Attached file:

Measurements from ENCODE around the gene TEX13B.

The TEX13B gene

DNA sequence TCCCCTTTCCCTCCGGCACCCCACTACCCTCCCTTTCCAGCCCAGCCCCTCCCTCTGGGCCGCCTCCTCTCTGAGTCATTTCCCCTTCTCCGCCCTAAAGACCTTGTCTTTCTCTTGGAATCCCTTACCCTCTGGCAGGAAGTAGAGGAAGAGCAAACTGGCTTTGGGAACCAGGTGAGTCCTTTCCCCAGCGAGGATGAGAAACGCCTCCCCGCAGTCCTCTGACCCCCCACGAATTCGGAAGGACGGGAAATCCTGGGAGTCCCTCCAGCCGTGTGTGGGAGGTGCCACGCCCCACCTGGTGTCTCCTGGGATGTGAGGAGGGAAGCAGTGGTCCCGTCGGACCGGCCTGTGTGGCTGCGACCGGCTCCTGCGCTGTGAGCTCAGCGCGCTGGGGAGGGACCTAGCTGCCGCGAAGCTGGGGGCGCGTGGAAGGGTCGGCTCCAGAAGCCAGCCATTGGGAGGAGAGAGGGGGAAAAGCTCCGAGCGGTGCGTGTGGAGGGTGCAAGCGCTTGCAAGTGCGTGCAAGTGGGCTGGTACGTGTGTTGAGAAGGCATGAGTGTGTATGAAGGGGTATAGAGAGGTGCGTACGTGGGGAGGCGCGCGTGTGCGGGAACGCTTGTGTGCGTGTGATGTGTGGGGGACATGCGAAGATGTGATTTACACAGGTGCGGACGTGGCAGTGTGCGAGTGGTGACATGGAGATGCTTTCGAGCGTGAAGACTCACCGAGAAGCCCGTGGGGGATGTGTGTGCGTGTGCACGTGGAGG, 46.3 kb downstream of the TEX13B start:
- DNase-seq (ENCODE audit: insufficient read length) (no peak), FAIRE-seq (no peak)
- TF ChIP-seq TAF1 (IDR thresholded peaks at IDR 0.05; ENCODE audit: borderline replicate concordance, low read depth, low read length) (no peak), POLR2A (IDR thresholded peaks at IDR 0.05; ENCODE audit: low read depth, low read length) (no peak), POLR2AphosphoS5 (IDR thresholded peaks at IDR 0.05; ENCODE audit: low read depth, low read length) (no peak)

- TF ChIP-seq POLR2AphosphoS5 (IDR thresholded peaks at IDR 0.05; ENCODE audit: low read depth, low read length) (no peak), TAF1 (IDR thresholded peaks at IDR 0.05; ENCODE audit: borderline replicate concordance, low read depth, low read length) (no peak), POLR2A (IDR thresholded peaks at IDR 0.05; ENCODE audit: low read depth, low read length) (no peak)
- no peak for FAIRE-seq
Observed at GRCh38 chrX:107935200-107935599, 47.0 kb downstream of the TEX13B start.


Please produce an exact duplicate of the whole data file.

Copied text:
Measurements from ENCODE around the gene TEX13B.

The TEX13B gene

DNA sequence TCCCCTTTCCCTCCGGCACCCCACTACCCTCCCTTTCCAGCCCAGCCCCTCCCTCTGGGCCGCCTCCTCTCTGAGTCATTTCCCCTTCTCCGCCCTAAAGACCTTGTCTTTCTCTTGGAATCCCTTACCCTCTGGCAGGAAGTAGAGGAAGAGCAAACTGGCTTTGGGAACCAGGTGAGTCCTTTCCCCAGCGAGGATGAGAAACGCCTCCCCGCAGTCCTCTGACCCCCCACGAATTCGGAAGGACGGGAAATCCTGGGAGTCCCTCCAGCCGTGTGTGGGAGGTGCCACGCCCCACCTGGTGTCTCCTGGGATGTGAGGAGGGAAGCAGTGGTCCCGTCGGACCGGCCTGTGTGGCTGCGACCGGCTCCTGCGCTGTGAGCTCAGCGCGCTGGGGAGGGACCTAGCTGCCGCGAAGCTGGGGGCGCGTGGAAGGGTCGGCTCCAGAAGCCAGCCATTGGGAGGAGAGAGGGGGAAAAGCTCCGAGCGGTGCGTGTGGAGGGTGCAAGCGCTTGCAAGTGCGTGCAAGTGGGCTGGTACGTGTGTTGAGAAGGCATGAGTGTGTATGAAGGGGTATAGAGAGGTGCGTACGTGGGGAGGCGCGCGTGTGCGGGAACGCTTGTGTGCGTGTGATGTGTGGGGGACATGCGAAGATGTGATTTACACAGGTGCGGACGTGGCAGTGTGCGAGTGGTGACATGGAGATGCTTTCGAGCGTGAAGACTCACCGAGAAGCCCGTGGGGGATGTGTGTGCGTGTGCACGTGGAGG, 46.3 kb downstream of the TEX13B start:
- DNase-seq (ENCODE audit: insufficient read length) (no peak), FAIRE-seq (no peak)
- TF ChIP-seq TAF1 (IDR thresholded peaks at IDR 0.05; ENCODE audit: borderline replicate concordance, low read depth, low read length) (no peak), POLR2A (IDR thresholded peaks at IDR 0.05; ENCODE audit: low read depth, low read length) (no peak), POLR2AphosphoS5 (IDR thresholded peaks at IDR 0.05; ENCODE audit: low read depth, low read length) (no peak)

- TF ChIP-seq POLR2AphosphoS5 (IDR thresholded peaks at IDR 0.05; ENCODE audit: low read depth, low read length) (no peak), TAF1 (IDR thresholded peaks at IDR 0.05; ENCODE audit: borderline replicate concordance, low read depth, low read length) (no peak), POLR2A (IDR thresholded peaks at IDR 0.05; ENCODE audit: low read depth, low read length) (no peak)
- no peak for FAIRE-seq
Observed at GRCh38 chrX:107935200-107935599, 47.0 kb downstream of the TEX13B start.